According to the BOE: "the scope of application is extended to those who travel to carry out an entrepreneurial activity, to support entrepreneurs and their internationalisation, to highly qualified professionals who provide services to start-up companies and to those who carry out training, research, development and innovation activities.”

READ ALSO - Beckham Law: What foreigners need to know about Spain's special tax regime


On top of that, for the thousands of digital nomads and remote workers who arrived in Spain in 2023 hoping to take advantage of the reduced tax rates, the Beckham law will be applied retroactively.

According to the BOE: "The deadline for exercising the option for the special regime provided for in Article 93 of the tax act for taxpayers who acquired tax residence in Spain in 2023, as a result of moving to Spain in 2022 or 2023... shall be six months from the date of entry into force... except when Article 116 of these regulations grants a longer period."

However, like everything official in Spain, it’s not a simple black-and-white matter and what should happen in theory often doesn't materialise in practice. We will have to wait and see what happens. 

Up to now, the boxes provided on the form or modelo 149 (needed to apply for the Beckham Law) have not included the special tax regime option for those on the digital nomad visa. This will have to change for the government's decision to be applicable.

For many remote workers, it may not actually be that beneficial for them to apply for Beckham’s Law. Tax expert Mark McMillan from Sun Lawyers previously told The Local Spain: “The special tax regime will be beneficial for those with an annual income from around €50,000 up to €600,000, so it will depend on your income bracket. Note that there are no allowances for your personal circumstances and as a result, people with spouses and children may find that they will pay less tax if they do not opt for the special regime”.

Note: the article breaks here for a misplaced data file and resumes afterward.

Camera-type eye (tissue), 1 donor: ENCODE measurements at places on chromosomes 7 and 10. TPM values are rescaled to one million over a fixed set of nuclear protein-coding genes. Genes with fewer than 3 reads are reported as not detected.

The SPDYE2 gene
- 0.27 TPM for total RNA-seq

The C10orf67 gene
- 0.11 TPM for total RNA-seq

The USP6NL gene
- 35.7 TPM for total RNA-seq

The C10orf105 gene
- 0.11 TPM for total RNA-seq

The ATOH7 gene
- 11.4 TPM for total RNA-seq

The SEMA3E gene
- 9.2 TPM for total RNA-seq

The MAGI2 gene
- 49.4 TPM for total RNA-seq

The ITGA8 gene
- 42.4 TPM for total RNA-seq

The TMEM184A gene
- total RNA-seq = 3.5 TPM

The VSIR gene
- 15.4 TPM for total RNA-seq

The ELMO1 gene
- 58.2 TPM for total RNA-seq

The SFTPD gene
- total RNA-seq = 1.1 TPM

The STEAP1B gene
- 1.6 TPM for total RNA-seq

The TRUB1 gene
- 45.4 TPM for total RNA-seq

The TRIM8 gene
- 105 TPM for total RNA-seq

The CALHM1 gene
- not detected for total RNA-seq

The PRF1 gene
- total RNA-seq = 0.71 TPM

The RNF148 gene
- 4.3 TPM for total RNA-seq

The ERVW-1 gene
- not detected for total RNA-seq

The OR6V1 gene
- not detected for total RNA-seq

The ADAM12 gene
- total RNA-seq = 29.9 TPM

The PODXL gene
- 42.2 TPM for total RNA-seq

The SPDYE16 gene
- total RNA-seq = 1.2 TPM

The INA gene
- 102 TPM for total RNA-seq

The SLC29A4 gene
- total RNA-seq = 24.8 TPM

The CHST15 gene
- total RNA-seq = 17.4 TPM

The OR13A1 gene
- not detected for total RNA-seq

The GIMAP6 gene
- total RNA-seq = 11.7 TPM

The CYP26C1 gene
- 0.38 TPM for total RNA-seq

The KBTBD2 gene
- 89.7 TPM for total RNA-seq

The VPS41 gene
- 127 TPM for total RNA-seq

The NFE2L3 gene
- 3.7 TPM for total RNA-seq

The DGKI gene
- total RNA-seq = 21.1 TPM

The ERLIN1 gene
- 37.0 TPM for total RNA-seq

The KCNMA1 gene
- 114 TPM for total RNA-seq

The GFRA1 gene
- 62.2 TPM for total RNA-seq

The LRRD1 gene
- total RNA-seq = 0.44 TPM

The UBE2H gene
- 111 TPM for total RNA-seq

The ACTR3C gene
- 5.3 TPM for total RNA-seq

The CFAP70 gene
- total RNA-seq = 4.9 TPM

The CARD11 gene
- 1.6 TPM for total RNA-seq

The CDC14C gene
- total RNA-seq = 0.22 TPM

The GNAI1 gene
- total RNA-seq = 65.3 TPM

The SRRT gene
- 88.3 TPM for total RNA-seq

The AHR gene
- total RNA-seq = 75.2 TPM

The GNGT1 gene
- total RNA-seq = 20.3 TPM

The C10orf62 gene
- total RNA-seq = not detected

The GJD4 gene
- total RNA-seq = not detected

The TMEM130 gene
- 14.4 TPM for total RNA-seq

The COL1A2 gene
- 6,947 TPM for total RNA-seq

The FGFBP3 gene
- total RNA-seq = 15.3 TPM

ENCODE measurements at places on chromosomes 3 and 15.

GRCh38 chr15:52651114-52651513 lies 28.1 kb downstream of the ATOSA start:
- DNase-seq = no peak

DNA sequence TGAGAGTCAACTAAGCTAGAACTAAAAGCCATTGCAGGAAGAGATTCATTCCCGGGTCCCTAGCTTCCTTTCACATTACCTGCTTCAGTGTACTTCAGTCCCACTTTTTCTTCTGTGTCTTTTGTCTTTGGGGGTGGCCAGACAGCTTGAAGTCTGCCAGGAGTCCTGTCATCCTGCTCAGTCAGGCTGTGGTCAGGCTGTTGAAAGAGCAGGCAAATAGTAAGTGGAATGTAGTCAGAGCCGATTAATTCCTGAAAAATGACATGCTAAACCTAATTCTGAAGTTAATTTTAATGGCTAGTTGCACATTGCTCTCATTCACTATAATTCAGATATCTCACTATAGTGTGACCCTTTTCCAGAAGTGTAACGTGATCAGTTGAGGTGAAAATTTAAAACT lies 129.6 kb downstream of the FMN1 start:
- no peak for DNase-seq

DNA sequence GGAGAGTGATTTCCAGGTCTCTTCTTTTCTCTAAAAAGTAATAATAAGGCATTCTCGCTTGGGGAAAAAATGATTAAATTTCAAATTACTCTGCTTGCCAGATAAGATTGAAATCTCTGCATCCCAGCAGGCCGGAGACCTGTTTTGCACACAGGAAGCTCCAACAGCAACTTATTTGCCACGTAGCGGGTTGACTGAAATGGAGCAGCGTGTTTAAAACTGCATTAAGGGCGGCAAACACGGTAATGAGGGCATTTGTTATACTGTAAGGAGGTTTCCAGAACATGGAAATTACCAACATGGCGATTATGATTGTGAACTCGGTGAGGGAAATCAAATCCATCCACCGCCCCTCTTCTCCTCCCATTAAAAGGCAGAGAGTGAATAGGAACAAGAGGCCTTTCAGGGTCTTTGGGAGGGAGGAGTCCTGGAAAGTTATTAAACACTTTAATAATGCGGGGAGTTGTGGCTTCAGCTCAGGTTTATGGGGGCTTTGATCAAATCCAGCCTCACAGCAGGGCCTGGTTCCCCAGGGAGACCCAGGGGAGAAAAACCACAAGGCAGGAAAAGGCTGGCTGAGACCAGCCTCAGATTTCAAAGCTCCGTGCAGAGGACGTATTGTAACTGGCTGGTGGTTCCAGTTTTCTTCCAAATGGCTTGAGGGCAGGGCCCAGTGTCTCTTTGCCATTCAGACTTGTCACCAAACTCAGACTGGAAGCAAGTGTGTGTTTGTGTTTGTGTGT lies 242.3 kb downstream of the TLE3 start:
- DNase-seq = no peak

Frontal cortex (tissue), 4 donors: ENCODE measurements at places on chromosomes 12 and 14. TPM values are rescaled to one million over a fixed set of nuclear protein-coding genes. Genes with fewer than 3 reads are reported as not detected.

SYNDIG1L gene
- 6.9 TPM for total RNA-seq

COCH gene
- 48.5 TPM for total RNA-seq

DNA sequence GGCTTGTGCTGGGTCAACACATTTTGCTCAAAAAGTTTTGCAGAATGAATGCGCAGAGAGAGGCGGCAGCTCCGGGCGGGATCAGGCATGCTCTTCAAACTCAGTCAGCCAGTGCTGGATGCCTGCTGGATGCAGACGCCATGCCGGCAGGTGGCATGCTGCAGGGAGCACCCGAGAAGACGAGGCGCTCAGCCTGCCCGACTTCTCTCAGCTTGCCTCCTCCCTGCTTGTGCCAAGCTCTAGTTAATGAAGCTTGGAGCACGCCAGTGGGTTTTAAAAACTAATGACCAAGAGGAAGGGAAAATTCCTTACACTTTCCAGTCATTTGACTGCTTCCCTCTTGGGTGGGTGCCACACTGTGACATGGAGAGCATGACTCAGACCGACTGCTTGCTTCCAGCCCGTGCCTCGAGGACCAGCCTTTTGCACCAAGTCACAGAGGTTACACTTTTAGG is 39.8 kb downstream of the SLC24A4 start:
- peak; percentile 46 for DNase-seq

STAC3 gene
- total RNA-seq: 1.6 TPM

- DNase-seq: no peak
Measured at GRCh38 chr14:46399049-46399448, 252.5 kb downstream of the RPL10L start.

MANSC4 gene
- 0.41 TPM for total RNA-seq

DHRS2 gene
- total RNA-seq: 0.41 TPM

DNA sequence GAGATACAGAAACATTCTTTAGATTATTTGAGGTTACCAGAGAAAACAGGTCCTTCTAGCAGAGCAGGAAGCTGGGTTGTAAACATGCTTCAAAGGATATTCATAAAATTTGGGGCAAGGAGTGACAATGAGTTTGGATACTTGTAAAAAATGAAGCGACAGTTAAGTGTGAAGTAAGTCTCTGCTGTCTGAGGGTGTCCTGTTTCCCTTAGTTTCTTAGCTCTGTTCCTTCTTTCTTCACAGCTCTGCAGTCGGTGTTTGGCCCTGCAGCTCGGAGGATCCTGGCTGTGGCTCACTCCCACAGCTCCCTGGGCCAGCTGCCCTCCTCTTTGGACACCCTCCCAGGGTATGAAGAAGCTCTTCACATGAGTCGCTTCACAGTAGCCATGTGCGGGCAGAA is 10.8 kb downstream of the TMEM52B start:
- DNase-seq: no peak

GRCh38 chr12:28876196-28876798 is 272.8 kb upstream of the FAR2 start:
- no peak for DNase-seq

Self-employed digital nomads left out?

Encouraging though this news is, it does not mean that all those on digital nomad visas in Spain can qualify for the Beckham Law tax rates.

The BOE states that the special tax regime applies to trabajadores por cuenta ajena, those with a job contract, whereas self-employed people are referred to as trabajadores por cuenta propia, and they are not mentioned in the BOE (only entrepreneurs etc).

This may have already been anticipated by some, as in order to be eligible for the Beckham tax regime, you cannot be registered as self-employed in Spain, unless it's an entrepreneurial activity that is of an innovative nature and is of particular financial interest for Spain, which is what the latest state bulletin mentions.

For this, you must have a favourable report issued by the General State Administration.

Tax specialist Louise Carr previously stated on the DNV Facebook page. “Employees with digital nomad visa - eligible for Beckham flat tax rate of 24 percent. Self-employed with digital nomad visa - only eligible if you are carrying out an innovative activity that will benefit Spain (you'll need a report from a 'competent authority').

So far, it’s mainly been self-employed people and not contract workers sent overseas who have applied for the DNV, many of whom will feel further disgruntled about the fact that the Spanish government didn't provide clear and correct information about their fiscal responsibilities from the very beginning.